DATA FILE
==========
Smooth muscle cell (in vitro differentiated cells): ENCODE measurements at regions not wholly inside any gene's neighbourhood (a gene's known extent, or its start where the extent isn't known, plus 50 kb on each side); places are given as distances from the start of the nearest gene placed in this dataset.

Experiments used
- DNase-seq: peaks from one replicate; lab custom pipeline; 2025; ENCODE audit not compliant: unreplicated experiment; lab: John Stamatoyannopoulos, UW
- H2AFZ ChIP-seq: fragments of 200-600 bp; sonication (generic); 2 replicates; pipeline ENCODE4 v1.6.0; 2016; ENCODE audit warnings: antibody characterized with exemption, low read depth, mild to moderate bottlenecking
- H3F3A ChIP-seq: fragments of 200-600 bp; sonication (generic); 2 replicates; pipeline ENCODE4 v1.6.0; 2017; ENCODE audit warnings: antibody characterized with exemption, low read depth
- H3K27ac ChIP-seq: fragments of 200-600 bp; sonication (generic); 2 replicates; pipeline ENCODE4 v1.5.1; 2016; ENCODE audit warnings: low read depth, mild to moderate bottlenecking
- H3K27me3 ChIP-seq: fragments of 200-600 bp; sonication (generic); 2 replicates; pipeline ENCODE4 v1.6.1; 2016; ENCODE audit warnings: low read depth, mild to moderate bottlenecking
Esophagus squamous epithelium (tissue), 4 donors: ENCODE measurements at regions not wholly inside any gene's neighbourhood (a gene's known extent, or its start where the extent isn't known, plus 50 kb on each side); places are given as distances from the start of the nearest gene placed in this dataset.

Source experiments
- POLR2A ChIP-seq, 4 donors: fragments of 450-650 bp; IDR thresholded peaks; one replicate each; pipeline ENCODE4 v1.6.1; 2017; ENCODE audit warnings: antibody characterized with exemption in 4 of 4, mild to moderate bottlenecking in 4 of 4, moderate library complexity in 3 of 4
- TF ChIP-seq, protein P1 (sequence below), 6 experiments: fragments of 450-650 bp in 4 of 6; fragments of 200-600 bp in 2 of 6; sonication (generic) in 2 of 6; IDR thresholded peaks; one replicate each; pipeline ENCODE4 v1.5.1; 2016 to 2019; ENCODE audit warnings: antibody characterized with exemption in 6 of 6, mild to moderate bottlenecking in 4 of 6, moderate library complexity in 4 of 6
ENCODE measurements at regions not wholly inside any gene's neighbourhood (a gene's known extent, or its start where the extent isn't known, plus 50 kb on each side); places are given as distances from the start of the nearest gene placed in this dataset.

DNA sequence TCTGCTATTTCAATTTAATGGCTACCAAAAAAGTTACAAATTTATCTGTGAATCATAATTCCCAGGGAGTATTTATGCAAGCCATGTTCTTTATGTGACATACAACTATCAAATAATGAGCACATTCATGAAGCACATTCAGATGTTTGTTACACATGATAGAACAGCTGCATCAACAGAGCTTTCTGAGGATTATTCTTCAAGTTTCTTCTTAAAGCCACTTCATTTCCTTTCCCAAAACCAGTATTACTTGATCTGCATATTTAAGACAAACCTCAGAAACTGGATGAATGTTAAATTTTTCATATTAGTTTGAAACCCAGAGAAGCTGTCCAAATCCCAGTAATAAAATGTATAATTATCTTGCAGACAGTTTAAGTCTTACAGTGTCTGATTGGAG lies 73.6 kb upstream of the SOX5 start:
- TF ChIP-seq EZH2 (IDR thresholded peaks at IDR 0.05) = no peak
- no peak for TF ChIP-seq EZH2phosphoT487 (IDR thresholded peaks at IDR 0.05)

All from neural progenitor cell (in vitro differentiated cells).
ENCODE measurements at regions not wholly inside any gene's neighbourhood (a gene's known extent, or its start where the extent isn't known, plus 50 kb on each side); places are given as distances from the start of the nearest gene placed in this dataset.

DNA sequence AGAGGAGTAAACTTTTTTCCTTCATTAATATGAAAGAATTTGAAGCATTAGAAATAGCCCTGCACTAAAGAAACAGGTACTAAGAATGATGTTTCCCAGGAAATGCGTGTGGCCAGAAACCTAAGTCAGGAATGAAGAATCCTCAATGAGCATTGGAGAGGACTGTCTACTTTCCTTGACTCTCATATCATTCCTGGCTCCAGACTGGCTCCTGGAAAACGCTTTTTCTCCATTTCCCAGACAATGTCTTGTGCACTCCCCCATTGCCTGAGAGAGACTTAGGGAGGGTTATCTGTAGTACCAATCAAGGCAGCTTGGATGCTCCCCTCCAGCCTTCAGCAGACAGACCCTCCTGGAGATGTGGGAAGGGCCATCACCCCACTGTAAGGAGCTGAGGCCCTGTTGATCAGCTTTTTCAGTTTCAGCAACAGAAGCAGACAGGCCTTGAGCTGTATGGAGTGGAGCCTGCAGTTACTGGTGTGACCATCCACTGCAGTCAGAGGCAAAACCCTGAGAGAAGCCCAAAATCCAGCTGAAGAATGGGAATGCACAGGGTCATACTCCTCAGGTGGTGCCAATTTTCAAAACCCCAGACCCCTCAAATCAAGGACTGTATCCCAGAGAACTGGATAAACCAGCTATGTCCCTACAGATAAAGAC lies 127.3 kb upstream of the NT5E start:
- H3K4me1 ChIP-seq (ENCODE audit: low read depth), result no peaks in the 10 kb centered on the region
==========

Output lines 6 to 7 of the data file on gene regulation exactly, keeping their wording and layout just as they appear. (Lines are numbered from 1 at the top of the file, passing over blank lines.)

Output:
- H3K27ac ChIP-seq: fragments of 200-600 bp; sonication (generic); 2 replicates; pipeline ENCODE4 v1.5.1; 2016; ENCODE audit warnings: low read depth, mild to moderate bottlenecking
- H3K27me3 ChIP-seq: fragments of 200-600 bp; sonication (generic); 2 replicates; pipeline ENCODE4 v1.6.1; 2016; ENCODE audit warnings: low read depth, mild to moderate bottlenecking